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Response to Libertas1776 (Reply #37)

Wed Dec 12, 2012, 11:43 PM

40. Hungary

Actually it was a Hungarian politician that wanted the list draw up of who held dual citizenship.

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Response to oberle (Reply #40)

Thu Dec 13, 2012, 12:03 AM

42. ah, that was it

thank you for correcting me.

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Response to FarCenter (Original post)

Wed Dec 12, 2012, 03:59 PM

18. It's not white supremacists behind the anti semitism.

It's the middle eastern immigrants.

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Response to Quantess (Reply #18)

Wed Dec 12, 2012, 04:42 PM

20. Sadly, I think there's enough anti-semitism to go around. n/t

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Response to FarCenter (Original post)

Wed Dec 12, 2012, 05:25 PM

24. Rather ironic in light of history. Can they wear those cute little yellow star-shaped patches?

 

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Response to slackmaster (Reply #24)

Thu Dec 13, 2012, 06:51 AM

45. "Coming soon to a Denmark and Sweden near you"

 

Meh.... Nothing to see here... Who cares.

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Response to FarCenter (Original post)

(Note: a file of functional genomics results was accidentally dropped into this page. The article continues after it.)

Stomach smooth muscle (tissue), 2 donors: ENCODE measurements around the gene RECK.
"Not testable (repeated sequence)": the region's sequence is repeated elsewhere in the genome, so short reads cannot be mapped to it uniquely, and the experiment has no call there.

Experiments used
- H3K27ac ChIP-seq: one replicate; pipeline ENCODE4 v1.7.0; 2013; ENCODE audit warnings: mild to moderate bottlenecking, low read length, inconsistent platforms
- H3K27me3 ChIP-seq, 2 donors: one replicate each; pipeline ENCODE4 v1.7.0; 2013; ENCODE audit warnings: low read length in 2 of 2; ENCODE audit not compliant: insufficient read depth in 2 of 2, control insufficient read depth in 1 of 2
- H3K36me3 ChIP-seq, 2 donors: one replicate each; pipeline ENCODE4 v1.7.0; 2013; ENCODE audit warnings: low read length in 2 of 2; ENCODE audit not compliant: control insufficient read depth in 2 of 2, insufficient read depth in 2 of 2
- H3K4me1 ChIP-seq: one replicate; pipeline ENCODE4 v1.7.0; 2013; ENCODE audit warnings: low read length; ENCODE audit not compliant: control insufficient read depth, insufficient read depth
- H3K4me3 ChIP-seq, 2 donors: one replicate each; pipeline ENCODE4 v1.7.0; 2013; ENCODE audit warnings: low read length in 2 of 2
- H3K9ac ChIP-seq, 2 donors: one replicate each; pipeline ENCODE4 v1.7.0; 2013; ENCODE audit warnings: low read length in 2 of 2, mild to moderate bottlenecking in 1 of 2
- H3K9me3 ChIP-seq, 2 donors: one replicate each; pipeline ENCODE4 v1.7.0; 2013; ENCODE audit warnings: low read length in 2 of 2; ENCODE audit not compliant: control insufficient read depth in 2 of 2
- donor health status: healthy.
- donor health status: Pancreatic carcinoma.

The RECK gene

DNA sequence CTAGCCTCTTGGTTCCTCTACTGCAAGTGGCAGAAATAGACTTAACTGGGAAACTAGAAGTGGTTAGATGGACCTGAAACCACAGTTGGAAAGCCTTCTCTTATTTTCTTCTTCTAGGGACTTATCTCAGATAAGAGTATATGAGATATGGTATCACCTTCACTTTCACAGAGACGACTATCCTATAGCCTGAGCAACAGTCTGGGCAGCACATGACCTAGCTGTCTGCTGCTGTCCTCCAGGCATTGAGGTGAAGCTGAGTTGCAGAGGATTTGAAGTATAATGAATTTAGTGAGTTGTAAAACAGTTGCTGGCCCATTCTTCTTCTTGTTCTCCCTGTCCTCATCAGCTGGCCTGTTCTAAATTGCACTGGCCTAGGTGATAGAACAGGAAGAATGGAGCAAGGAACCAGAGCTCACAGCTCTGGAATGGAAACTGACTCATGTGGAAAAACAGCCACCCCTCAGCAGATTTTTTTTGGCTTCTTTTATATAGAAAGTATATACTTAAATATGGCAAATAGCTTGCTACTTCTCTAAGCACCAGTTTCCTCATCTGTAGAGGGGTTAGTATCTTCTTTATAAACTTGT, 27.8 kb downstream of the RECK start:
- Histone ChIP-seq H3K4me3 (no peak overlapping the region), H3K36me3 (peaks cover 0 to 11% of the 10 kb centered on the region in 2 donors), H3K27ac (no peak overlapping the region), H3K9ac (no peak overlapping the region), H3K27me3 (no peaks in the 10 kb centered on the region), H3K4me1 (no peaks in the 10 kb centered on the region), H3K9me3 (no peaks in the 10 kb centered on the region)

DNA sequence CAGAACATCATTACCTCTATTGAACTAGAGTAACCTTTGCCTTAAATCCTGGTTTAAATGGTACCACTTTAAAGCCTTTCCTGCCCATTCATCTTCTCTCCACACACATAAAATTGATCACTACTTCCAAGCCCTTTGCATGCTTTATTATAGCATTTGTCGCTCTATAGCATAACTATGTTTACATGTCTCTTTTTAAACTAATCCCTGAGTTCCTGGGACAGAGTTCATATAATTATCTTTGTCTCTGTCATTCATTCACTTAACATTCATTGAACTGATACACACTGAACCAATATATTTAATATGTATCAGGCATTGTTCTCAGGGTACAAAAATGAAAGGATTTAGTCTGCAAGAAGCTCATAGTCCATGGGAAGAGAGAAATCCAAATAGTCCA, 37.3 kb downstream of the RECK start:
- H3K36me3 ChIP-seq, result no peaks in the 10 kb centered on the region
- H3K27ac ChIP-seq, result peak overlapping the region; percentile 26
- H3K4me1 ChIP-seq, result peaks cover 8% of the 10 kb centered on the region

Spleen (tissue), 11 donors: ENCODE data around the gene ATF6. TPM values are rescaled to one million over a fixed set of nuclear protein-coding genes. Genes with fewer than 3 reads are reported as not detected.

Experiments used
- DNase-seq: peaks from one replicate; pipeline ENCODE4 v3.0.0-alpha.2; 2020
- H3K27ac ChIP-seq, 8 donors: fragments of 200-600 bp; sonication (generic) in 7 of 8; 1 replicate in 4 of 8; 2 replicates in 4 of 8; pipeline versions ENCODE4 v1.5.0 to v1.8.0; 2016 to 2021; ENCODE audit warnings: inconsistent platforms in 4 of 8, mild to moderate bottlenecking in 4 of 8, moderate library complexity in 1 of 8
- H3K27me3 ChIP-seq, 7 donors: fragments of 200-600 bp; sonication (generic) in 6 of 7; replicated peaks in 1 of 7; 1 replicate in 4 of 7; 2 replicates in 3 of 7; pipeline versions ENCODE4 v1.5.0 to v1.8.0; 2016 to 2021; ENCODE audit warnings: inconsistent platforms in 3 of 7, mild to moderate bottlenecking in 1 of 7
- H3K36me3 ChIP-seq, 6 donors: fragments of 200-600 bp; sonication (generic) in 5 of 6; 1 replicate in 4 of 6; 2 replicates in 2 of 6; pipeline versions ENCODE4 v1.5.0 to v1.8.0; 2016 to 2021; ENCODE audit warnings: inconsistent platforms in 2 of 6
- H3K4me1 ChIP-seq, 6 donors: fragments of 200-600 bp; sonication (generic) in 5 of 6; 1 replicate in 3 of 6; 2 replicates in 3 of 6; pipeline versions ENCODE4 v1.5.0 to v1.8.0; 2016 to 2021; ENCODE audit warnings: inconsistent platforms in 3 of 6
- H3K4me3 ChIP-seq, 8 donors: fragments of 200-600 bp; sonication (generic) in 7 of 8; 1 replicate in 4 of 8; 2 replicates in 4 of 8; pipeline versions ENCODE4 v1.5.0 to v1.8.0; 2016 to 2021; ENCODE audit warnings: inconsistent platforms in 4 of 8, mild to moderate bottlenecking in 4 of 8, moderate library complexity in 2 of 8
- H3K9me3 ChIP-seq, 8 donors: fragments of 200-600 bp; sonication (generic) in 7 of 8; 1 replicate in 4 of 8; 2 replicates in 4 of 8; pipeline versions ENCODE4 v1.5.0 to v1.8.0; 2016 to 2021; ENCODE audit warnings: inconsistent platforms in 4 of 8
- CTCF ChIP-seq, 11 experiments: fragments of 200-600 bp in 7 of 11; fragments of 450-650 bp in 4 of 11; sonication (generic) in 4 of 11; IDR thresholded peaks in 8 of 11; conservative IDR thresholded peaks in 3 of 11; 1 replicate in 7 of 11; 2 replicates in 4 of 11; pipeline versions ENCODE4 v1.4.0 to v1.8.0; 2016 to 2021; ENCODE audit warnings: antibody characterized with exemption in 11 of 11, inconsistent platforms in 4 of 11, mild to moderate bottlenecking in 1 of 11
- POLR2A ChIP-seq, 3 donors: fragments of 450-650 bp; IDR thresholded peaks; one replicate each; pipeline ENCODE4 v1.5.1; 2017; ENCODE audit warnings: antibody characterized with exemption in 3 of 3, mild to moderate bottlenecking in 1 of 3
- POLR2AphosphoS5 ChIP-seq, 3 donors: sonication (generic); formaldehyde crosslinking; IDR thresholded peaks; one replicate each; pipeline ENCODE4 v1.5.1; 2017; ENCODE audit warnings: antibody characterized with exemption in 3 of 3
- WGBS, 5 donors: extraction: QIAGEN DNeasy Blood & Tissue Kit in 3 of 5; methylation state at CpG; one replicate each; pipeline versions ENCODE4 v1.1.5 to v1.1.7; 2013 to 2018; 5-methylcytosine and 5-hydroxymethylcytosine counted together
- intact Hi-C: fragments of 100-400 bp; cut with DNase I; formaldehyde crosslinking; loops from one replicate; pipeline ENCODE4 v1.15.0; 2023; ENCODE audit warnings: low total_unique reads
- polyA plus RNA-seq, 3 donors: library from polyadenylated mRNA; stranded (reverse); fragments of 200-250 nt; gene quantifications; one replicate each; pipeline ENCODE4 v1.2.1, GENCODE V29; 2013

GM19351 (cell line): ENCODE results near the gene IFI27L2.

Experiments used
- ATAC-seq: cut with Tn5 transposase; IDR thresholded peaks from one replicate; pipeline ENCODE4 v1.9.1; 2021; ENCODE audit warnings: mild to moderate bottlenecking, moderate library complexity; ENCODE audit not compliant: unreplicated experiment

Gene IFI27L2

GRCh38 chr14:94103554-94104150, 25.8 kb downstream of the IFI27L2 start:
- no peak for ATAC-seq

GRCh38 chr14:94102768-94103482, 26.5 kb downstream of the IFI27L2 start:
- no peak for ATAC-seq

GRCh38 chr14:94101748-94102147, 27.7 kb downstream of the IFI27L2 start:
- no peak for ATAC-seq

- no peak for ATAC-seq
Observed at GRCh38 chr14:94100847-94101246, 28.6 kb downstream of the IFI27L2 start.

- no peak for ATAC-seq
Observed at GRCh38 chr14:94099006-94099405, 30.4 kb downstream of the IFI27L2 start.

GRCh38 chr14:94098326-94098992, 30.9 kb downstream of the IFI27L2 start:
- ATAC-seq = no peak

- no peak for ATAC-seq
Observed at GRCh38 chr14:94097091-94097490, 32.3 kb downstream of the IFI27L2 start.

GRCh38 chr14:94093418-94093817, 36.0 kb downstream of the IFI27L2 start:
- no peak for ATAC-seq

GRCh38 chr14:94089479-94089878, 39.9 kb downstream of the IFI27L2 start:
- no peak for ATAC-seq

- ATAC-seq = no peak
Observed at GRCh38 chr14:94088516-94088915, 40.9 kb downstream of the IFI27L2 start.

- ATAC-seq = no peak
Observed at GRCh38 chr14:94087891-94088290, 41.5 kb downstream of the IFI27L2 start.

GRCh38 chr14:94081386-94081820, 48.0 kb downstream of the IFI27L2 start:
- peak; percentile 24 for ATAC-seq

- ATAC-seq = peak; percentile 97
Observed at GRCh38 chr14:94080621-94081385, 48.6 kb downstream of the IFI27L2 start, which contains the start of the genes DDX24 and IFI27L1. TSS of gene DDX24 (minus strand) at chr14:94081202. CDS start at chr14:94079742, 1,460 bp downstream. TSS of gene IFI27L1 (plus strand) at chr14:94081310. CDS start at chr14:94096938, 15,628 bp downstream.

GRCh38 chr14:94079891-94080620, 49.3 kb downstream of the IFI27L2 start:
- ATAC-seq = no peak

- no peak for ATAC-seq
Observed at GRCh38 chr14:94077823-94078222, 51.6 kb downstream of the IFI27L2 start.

Wed Dec 12, 2012, 05:34 PM

26. Women Warned Not To Wear Skimpy Clothing

So Jews need to change their behavior? Not the attackers?

The identity of the attackers isn't even mentioned out in the article. Who are they? Muslims? The far right? Vampires? Name and shame the attackers, not the victims.

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Response to Chalfont (Reply #26)

Wed Dec 12, 2012, 05:38 PM

27. My thoughts exactly

All this does is grant power to the bigots.

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Response to Chalfont (Reply #26)

Wed Dec 12, 2012, 05:43 PM

28. It's Jewish officials who are saying this

This is Jewish Danes (plus a foreign government - the Israeli one) telling other Jewish Danes what to do.

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Response to FarCenter (Original post)

Wed Dec 12, 2012, 05:48 PM

29. That's not going to be accepted easily.

This is bad, very bad.

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Response to FarCenter (Original post)

Wed Dec 12, 2012, 07:37 PM

32. It's sad... No one has the guts to say it.

 

It not a secret that Denmark and Sweden are in a race to see who will be the anti-Semitic country in Europe.

I can't imagine why great countries with unbelievable histories are going down the shitter.




The answer might be obvious... But just not PC to say it.

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Response to zellie (Reply #32)

Wed Dec 12, 2012, 09:25 PM

36. immigration...

the not PC answer is immigration. I assume that's what you are hinting at. If not, then I apologize.